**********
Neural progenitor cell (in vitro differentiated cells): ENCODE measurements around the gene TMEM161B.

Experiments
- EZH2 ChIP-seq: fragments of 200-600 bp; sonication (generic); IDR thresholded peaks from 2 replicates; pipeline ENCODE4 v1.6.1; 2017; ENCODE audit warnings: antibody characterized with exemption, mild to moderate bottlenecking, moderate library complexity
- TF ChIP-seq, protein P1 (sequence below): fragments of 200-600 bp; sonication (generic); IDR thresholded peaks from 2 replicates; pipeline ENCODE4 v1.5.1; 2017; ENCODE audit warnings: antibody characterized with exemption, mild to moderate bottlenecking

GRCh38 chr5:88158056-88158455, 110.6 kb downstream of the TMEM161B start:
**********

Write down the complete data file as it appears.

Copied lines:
Neural progenitor cell (in vitro differentiated cells): ENCODE measurements around the gene TMEM161B.

Experiments
- EZH2 ChIP-seq: fragments of 200-600 bp; sonication (generic); IDR thresholded peaks from 2 replicates; pipeline ENCODE4 v1.6.1; 2017; ENCODE audit warnings: antibody characterized with exemption, mild to moderate bottlenecking, moderate library complexity
- TF ChIP-seq, protein P1 (sequence below): fragments of 200-600 bp; sonication (generic); IDR thresholded peaks from 2 replicates; pipeline ENCODE4 v1.5.1; 2017; ENCODE audit warnings: antibody characterized with exemption, mild to moderate bottlenecking

GRCh38 chr5:88158056-88158455, 110.6 kb downstream of the TMEM161B start: